All Hungarians I asked in the Washington, D.C.-area in the past few weeks, who closely watch foreign media coverage of their home country, agreed that the prime minister’s use of the word “illiberal” was a watershed moment. It instantly made the story of Hungary sexy for U.S. audiences, who hold democracy as a basic value. “The Mask is Off,” said the headline of an article Gati wrote about Orbán in The American Interest, which summed up what happened when the Hungarian prime minister uttered the word ‘illiberal.’
“It is obvious that there has been more coverage of Hungarian news in the U.S. media in the past few months than before,” Eva S. Balogh, a retired professor of history at Yale who writes the blog titled Hungarian Spectrum, said in a phone interview. “One reason for this is Orbán, who provokes them with all these silly expressions. The mention of illiberal democracy especially angered them.”
It is hard to tell if Orbán or his speechwriters had been aware that these two words — “illiberal state,” which American media translated to mean “illiberal democracy” –would cause such an uproar, even at home. There are signs that they had not. The Hungarian website, 444.hu, found that the English subtitles on the video of the speech on the government’s YouTube channel, uploaded a few days after the event, did not include the words illiberal state or illiberal democracy. (That video is no longer available.)
Stories published about the country have a huge impact inside the borders of Hungary. If a news story or opinion piece is published in one of the leading U.S. newspapers or broadcast on TV network news, it is immediately translated into Hungarian and published on many Hungarian websites. These translations are so popular with Hungarians that publishing a “U.S. media writes bad things about Hungary” type of story might be considered clickbait – it guarantees a record number of readers.
These stories are important for Hungarians because they provide an outside perspective and put the events into an international context. There are many stories about Hungary in the European press, but U.S. media have a significantly larger audience and get considerably more attention. American media coverage is especially popular with those who oppose Orbán and the governing right-wing Fidesz party in Hungary.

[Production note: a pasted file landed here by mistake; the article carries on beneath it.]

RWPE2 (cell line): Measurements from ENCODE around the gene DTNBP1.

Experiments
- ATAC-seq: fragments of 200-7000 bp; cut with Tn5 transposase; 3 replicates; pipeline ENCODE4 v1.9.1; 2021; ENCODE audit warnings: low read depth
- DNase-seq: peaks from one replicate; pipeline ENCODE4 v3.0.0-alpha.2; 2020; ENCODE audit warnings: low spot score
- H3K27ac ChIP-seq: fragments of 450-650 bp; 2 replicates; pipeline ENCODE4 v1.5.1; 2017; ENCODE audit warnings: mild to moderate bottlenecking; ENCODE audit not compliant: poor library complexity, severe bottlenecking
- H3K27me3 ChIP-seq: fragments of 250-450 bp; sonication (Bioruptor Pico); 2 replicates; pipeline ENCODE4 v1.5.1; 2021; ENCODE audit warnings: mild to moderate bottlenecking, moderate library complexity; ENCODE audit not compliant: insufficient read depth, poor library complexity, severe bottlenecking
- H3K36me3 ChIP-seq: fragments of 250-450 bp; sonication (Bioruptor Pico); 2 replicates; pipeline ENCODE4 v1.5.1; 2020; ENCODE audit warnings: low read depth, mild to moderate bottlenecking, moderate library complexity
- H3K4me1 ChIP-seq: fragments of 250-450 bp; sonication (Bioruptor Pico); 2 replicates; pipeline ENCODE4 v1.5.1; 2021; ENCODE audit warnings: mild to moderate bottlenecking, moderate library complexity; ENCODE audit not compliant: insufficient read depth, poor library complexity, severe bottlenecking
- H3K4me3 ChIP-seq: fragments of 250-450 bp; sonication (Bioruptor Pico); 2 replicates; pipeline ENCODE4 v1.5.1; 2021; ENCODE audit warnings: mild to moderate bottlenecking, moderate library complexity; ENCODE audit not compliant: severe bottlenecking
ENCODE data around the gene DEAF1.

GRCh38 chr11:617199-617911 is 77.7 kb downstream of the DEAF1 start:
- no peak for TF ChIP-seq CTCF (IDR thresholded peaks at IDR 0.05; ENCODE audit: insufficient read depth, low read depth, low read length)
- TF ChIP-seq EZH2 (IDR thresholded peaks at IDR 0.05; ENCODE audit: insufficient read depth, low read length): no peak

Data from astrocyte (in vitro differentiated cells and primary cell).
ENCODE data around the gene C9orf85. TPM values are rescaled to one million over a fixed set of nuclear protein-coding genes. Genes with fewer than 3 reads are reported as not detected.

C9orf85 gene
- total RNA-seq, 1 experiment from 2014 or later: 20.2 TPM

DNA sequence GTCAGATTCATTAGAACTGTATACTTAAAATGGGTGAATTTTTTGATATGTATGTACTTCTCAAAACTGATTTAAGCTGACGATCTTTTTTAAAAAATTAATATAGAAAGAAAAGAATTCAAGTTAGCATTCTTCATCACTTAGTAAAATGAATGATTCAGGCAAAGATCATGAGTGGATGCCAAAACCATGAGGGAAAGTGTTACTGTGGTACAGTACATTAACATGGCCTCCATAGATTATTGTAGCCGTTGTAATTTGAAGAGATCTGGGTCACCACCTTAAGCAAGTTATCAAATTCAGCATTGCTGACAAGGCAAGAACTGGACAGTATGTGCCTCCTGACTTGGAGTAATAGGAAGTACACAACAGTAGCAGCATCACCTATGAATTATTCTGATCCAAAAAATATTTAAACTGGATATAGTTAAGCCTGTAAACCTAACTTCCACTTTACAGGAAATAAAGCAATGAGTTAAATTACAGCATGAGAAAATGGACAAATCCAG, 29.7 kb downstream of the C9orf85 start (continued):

“The foreign press has been seen by the Hungarian opposition as an uncle who gives you a slap in the face if needed,’’ Anna Gács, a professor at the journalism school at Eötvös Loránd University in Budapest, said in an e-mail interview. She is also a founder of University Lecturers’ Network, a group opposing government interference in higher education. “The opposition considers the U.S. press as an embodiment of their ideals such as democracy and a free press. If the American media criticizes the Hungarian government, the opposition sees that as a reinforcement of its own values.’’
Orbán’s government is conscious of its image in the West, too. The government tasked its ambassadors with answering negative press coverage in the countries where they are working. This usually means letters-to-the-editor a few days after a critical piece is published. These letters, sometimes printed by the papers, are signed by a diplomat or a government official, and most of the time they accuse the writer of the original piece of being inaccurate and not being up to basic journalism standards.
For example, a spokesman of Orbán, Zoltán Kovács, wrote in a letter published in The Washington Post as a reaction to the paper’s coverage, that the coverage includes “shamefully inappropriate allegations’’ that are “unworthy of The Post.’’
Gács said articles written outside of Hungary can be influential. “What is written about Hungary in the international press is also important because it influences how other nations see and relate to the country,’’ she said. “And that can have real political and economical consequences.’’